Special effects draw negative reviews

Two returns for TDs leave unit's coach embarrassed

Redskins notebook

October 15, 2002|By Edward Lee | Edward Lee,SUN STAFF

ASHBURN, Va. - Twenty-four hours didn't change the disappointment for Mike Stock.

A day after the Washington Redskins dropped a 43-27 decision to the New Orleans Saints at FedEx Field, the club's special teams coach was still smarting over his unit's inability to prevent Michael Lewis from becoming the first player in Saints history to return a kickoff and a punt for touchdowns in one game.

"This is for me obviously an embarrassing situation because normally we've been pretty good," said Stock, a 13-year coach who is in his second season with Washington. "We've been strong and pretty confident in every capacity, but we had two breakdowns in two areas."

The Redskins hadn't allowed a kickoff return for a touchdown since the 2000 season opener, when Carolina's Michael Bates ran 92 yards for a score.

But Lewis ended the string with a perfectly timed 90-yard sprint down the left sideline with 10:26 left in the second quarter of Sunday's game - just minutes after running back Stephen Davis had scored on a 1-yard run to put Washington on the board at 20-7.

Lewis squelched another Redskins rally 1:56 into the third quarter when he ran along the right sideline on an 83-yard punt return for a touchdown to give the Saints a 36-21 lead.

On both occasions, he ran behind a wall that allowed him to go untouched into the end zone. Washington linebacker Eddie Mason, one of the leaders of the special teams unit, said the coverage teams didn't take up their assignments.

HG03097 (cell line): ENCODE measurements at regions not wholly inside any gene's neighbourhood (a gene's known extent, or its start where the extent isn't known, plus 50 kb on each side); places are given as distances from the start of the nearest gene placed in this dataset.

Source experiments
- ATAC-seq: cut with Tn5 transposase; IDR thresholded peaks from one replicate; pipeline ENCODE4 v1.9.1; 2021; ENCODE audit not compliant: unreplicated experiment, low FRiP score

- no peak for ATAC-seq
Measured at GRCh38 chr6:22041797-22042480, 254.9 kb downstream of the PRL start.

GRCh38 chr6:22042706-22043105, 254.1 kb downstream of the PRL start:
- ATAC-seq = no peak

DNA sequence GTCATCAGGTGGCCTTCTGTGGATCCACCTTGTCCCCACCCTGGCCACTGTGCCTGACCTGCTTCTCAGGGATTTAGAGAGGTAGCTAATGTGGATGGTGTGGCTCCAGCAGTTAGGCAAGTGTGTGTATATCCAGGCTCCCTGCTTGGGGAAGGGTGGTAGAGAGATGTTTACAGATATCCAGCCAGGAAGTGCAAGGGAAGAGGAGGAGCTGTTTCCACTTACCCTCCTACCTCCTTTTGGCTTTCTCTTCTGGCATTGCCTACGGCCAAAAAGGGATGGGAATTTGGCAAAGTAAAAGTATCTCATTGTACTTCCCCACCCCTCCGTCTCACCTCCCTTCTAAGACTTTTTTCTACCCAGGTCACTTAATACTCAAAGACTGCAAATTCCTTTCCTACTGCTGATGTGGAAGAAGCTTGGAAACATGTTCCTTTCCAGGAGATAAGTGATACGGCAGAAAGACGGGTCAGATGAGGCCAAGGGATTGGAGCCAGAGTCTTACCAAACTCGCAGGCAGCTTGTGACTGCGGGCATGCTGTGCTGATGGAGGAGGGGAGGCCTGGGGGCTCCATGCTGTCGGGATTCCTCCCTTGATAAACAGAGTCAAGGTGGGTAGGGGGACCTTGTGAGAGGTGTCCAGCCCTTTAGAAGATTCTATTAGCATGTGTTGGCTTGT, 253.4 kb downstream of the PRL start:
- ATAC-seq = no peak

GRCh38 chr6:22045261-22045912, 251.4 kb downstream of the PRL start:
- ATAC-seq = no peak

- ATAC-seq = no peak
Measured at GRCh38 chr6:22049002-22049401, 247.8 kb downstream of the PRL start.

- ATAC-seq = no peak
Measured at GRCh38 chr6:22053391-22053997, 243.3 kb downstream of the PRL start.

"Everybody has a place to fit," he said. "If you don't fill those gaps, seams are created. Lewis was able to find those seams, and he hit us for some big ones."

Last season, the Redskins finished second in the NFL in kickoff coverage, as opponents' average starts were at the 25.7-yard line. This year, they are 30th, with teams starting at the 32-yard line.

Stai might not play

Another assistant coach who could have commiserated with Stock was offensive line coach Kim Helton.

After watching the Redskins' front five surrender seven sacks to the Saints, Helton could only shake his head at the news that right guard Brenden Stai may not play Sunday against Green Bay because of a knee injury.

But, said Helton, "In this business and in this league, you have to learn to put the one you just lost or the one you just won behind you and go on."

If Stai - who characterized his injury as quadriceps tendinitis that has radiated through his left knee - cannot play, Helton said Kipp Vickers, who is coming off arthroscopic knee surgery, could be ready to take Stai's place.

Ramsey cringes

Quarterback Patrick Ramsey gave a thumbs down to his four-interception, seven-sack outing after reviewing the game on tape yesterday.

"There was no way it was pretty," the rookie said. "That was one that you dreaded to watch the film. But you've got ... to learn from it."

Ramsey did have some fine moments as he completed 21 of 43 passes for 320 yards and a touchdown and ran for another.

But coach Steve Spurrier said he needs to learn when to run out of the pocket when the pressure is too intense.

"A couple times, I sort of wished Patrick may have just gone ahead and run up in there for 5 or 6 yards, get what you can, and dive forward," Spurrier said. "I think at some point he needs to learn how to do that."

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